Between two of the 3 peaks is a monumental feat of 19th Century engineering that we call the Ribblehead Viaduct. Built to facilitate the Settle-Carlisle railway line in the 1870s, the viaduct is the longest bridge on that route, as well as the third-tallest. The bridge required a workforce of over 2000 people, living in shanty towns with little to no urban sanitation available.
After four years of exhausting manual labour and 200 deaths from disease, fighting and accidents, the Ribblehead Viaduct was completed, and the line opened in 1876. The shanty towns built to accommodate the workers vanished, and ever since the viaduct has stood proudly over the windswept and barren Yorkshire moors. With Whernside and Ingleborough between the Viaduct, any hikers attempting the 3 Peaks Challenge will get a chance to visit this imposing structure.
The Viaduct has a unique distinction in being one of the last railway structures built purely by manual labour. While this is impressive to us, in an age of machine-assisted construction, the viaduct had its fair share of problems as it grew older. In the 80s, structural weaknesses in the piers made British Rail consider closing the line permanently, but a concerted campaigning effort by local people and the Friends of the Settle-Carlisle Line made British rail reconsider.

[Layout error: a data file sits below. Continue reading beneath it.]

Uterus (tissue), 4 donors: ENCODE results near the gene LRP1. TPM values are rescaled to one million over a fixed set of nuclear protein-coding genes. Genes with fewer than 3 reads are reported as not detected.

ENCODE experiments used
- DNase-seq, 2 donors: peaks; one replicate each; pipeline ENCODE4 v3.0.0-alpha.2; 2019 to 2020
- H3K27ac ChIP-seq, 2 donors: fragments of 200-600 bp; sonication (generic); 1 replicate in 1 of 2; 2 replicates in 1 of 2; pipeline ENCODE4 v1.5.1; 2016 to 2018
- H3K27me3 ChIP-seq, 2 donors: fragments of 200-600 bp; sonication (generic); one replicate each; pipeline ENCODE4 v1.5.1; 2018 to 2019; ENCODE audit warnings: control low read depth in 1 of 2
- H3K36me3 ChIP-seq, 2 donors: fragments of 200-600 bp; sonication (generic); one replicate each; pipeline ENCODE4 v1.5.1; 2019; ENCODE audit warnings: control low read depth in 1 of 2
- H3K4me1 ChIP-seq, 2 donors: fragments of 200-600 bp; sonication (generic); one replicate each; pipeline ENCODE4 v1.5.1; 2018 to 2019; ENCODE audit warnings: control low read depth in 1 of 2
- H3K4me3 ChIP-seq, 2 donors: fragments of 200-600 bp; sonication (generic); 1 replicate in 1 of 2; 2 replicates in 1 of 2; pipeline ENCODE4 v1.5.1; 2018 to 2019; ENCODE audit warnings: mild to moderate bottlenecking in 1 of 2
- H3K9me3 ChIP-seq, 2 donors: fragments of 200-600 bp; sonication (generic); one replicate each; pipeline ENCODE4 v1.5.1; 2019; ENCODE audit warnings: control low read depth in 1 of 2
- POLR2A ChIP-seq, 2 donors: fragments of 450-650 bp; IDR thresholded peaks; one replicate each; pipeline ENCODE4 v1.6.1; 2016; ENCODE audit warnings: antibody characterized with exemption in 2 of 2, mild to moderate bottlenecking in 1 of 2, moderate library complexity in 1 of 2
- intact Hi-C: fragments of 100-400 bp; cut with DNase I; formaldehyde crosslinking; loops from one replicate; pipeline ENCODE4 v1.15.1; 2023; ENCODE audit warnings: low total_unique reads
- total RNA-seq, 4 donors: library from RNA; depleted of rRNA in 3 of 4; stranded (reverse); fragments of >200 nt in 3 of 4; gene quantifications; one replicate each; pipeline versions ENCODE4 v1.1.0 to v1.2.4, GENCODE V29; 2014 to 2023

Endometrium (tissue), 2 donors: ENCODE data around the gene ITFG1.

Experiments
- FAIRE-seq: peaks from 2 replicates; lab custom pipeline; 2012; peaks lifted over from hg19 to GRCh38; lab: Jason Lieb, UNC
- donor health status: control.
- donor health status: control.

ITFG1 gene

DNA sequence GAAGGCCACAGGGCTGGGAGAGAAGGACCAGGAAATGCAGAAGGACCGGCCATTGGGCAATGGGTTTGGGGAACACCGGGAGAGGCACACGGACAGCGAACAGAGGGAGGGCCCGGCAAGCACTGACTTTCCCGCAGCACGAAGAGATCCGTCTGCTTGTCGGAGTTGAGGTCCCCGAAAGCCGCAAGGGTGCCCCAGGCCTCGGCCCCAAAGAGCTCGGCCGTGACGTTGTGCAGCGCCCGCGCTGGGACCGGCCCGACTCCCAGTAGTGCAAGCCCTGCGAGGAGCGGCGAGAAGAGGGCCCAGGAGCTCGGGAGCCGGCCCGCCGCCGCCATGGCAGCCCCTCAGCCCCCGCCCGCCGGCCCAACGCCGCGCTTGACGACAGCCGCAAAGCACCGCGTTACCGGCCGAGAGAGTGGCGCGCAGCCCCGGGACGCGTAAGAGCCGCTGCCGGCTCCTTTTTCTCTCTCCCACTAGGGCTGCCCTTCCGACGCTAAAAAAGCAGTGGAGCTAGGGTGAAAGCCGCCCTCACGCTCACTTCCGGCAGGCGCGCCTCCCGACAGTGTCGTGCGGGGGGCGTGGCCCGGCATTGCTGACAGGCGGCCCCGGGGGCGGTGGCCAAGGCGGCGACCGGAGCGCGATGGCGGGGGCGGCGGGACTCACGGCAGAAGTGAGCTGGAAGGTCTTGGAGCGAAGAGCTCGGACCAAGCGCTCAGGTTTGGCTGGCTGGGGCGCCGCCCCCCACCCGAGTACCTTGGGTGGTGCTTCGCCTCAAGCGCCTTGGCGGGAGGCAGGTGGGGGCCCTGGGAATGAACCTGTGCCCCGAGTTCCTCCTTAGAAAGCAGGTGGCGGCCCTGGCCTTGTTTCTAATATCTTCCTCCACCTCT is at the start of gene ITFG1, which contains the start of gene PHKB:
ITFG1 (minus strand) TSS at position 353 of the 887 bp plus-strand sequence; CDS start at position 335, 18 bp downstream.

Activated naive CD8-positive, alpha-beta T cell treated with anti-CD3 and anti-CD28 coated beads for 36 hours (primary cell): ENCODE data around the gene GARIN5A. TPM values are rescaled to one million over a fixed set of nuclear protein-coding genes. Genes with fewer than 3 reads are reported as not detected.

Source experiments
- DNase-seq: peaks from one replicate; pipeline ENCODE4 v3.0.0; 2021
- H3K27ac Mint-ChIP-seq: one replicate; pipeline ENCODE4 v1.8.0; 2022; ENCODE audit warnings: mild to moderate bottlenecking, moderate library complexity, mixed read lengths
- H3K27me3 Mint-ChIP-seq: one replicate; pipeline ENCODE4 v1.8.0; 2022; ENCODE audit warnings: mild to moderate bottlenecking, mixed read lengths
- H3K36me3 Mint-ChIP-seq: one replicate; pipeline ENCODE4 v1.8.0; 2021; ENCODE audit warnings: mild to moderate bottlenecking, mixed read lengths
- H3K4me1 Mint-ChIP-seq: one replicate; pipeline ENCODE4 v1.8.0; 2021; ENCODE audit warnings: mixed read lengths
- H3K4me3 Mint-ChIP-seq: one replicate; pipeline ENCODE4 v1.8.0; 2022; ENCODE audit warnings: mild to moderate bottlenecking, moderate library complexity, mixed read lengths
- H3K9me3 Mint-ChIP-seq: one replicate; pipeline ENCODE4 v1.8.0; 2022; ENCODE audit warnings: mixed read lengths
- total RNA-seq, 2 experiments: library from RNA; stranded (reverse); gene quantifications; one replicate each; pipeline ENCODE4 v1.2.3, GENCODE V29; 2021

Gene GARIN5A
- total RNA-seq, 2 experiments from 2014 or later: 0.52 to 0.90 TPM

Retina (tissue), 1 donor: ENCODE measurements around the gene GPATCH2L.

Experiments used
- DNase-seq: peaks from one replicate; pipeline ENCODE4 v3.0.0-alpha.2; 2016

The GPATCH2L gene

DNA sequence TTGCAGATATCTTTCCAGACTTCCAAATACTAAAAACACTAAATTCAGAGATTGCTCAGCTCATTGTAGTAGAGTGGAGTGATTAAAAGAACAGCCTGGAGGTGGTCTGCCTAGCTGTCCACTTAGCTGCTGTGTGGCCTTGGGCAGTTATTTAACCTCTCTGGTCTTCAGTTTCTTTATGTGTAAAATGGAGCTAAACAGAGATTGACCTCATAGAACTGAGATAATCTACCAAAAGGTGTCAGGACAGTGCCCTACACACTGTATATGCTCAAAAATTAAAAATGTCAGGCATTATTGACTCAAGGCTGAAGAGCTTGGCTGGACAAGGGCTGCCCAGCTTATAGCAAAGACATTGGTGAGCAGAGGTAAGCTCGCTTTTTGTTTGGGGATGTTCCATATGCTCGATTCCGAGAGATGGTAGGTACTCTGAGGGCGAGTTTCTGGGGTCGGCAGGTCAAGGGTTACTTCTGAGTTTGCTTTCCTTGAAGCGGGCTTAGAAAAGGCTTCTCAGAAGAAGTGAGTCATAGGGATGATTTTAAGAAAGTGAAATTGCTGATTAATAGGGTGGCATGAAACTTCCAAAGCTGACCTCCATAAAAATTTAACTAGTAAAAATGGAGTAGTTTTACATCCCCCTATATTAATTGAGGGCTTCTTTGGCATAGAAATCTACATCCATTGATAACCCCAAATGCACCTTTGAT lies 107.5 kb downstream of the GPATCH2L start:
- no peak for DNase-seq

After a number of repairing efforts in the 90s, the Viaduct continues to be used by both passenger and freight trains, with rebuilt steam trains running alongside modern diesel-electric trains. The remains of the construction camps below the viaduct, and the viaduct themselves, are preserved historic monuments, so take special care when you visit the area to avoid littering and damage.
The Ribblehead Viaduct is an important stop for anyone undertaking the Yorkshire Three Peaks Challenge. North Yorkshire Three Peaks is dedicated to giving both novice and experienced hikers a challenge through the North Yorkshire 3 Peaks Route: Taking you over 3 of the highest peaks in Yorkshire – Pen-Y-Ghent, Ingleborough & Whernside – in the space of a single day. 24 miles in 12 hours.